The goal of this study was to establish an easier and shorter method of microvascular anastomosis using the Arista hemostatic agent. Arista is a polysaccharide hemostatic product that absorbs water and low-molecular weight compounds from the blood and thus concentrates the platelets and clotting proteins on the surface of the vascular bed, thereby enhancing endogenous clotting mechanisms. Rat carotid arteries were clamped, divided and repaired using conventional microsurgical technique with eight interrupted10-0 Nylon suture (Control Group) or with three simple interrupted 10-0 Nylon stay sutures and Arista powder (Arista Group). The two groups were evaluated for (1) anastomosis time (2) patency after 1 hour, 24 hours, and 28 days, and (3) histology.
The results revealed that there was no statistically significant difference between the patency rates of the two groups. The anastomosis time was, however, significantly less for the Arista group as compared with the control group (12 vs. 21 minutes). Histological evaluation of the Arista group revealed qualitatively less perivascular foreign-body giant cell reaction than the control group. Furthermore, there was no evidence of vascular mural fibrinoid necrosis, indicating that Arista was nontoxic for the vessel walls.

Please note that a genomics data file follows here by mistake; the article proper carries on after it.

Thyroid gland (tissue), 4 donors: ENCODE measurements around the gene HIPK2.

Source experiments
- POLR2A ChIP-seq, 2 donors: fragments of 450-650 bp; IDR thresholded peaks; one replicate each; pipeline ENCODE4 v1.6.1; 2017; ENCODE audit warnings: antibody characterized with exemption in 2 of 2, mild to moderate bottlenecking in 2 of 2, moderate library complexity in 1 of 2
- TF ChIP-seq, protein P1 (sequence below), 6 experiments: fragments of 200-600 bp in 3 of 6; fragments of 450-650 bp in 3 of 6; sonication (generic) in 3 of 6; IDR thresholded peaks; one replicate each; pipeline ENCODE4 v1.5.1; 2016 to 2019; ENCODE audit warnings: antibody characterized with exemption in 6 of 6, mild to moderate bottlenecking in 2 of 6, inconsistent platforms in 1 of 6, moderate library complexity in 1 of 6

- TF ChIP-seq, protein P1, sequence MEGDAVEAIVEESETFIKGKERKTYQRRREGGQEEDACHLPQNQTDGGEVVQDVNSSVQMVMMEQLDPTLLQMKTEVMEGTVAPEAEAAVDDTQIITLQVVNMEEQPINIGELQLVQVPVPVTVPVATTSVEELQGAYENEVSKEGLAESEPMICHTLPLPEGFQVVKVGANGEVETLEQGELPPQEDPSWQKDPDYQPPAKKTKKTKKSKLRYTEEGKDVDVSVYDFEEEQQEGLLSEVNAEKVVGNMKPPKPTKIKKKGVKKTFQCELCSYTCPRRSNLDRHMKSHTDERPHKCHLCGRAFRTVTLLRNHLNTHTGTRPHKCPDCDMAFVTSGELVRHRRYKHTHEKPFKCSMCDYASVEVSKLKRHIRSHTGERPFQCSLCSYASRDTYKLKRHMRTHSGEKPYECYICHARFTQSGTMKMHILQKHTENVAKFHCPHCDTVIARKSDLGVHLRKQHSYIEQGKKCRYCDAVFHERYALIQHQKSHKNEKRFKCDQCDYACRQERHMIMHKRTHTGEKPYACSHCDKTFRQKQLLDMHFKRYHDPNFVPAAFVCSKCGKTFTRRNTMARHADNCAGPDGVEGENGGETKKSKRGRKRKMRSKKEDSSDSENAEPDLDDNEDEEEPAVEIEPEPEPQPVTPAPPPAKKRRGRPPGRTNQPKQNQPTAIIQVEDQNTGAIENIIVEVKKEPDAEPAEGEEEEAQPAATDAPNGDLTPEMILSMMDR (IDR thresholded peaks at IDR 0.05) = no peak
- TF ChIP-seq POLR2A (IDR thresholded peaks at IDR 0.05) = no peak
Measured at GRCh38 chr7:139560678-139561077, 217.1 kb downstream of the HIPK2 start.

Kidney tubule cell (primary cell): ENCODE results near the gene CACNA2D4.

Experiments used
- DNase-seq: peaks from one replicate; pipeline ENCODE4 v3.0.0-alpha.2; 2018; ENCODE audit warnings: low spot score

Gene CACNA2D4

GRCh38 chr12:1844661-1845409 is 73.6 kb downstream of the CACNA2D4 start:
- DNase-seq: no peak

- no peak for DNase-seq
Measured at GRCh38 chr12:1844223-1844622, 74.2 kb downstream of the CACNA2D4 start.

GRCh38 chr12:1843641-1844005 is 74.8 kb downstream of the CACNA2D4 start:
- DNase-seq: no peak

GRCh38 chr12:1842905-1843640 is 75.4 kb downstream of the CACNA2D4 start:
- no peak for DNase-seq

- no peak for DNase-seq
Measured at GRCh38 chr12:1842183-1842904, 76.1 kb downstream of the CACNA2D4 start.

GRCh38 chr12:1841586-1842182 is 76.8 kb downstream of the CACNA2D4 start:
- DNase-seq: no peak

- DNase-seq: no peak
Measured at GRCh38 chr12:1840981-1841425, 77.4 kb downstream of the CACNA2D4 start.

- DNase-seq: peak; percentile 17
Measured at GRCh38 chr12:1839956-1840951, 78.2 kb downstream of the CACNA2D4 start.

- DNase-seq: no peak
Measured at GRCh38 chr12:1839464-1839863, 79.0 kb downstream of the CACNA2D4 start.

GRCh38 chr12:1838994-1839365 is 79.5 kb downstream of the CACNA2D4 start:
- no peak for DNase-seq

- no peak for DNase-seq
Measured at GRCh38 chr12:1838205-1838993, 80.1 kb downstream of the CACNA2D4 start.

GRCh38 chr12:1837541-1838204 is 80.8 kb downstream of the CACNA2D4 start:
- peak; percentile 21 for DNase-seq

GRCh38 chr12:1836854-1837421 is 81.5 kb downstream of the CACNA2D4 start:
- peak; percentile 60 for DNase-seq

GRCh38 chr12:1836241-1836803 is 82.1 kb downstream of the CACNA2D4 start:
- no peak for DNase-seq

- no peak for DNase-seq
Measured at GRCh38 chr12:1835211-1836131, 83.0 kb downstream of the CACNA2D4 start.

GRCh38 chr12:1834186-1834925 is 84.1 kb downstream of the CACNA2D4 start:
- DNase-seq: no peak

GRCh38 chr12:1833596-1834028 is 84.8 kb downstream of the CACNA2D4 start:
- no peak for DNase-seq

The conventional suture technique for microvascular anastomosis is difficult for beginners, time consuming, and may cause trauma to the vessel wall. To this end, alternative methods such as mechanical devices, laser welding, and tissue adhesives have been used. This study nicely supports the concept that Arista may be used for microvascular anastomosis with reduced clamp times, ease of use, and equivalent patency rates as compared with the gold-standard suture method in the rat carotid artery. Certainly, more studies will be needed to determine this methods tensile strength, efficacy in larger caliber vessel anastomosis, anastomosis of veins, and post-operative hematoma rates prior to the commencement of clinical